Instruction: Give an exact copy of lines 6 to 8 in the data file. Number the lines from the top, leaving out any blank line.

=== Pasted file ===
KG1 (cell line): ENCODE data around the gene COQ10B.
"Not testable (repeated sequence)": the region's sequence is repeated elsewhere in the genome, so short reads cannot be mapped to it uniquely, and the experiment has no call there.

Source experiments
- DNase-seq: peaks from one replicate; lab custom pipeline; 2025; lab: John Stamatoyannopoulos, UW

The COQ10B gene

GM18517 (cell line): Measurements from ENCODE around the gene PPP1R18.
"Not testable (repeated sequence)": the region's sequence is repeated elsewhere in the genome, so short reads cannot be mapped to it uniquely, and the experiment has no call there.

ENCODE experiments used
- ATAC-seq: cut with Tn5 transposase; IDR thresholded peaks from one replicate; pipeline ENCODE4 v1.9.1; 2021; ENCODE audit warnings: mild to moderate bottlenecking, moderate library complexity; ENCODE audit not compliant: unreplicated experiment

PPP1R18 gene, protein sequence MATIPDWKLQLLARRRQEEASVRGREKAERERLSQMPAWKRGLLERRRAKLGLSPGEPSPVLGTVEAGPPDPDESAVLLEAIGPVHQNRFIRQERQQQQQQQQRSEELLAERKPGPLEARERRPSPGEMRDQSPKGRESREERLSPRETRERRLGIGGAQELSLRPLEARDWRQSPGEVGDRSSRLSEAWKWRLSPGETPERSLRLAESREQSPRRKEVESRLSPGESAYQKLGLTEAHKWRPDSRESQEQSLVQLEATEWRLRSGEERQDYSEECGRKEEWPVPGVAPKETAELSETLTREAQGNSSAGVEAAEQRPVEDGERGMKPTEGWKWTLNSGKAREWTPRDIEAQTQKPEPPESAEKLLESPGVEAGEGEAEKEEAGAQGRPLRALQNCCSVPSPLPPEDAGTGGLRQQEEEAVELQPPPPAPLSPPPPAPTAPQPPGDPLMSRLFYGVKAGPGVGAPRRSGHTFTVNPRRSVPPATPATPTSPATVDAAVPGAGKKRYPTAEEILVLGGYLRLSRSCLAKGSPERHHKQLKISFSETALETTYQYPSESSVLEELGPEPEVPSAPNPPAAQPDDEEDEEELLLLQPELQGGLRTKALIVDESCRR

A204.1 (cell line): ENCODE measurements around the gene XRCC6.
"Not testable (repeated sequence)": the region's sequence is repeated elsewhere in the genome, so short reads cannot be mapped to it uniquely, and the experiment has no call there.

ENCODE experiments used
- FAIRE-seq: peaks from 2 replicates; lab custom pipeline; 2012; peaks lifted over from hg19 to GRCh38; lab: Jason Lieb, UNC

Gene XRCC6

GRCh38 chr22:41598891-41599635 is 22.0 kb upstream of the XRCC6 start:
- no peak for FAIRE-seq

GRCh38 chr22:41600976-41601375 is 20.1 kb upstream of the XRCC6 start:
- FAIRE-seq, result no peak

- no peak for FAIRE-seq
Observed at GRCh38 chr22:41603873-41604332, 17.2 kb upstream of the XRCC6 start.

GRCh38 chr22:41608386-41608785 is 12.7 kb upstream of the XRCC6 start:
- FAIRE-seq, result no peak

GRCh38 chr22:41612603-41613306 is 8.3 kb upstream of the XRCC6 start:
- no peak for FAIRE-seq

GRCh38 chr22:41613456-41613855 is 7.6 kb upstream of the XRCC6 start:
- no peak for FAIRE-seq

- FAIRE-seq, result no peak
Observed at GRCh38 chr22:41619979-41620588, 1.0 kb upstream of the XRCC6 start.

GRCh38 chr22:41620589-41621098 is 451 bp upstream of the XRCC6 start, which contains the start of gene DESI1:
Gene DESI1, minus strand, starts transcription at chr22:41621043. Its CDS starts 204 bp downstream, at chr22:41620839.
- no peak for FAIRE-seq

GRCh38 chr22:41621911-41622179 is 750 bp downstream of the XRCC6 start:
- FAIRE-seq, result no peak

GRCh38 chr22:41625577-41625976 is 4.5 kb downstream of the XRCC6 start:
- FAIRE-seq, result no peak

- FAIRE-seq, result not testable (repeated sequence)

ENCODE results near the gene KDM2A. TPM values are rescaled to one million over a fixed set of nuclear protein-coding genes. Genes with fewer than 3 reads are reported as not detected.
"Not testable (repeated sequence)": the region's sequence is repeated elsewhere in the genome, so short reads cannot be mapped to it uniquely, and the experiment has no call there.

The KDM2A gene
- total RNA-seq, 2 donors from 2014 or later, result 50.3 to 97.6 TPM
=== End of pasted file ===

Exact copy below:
GM18517 (cell line): Measurements from ENCODE around the gene PPP1R18.
"Not testable (repeated sequence)": the region's sequence is repeated elsewhere in the genome, so short reads cannot be mapped to it uniquely, and the experiment has no call there.

ENCODE experiments used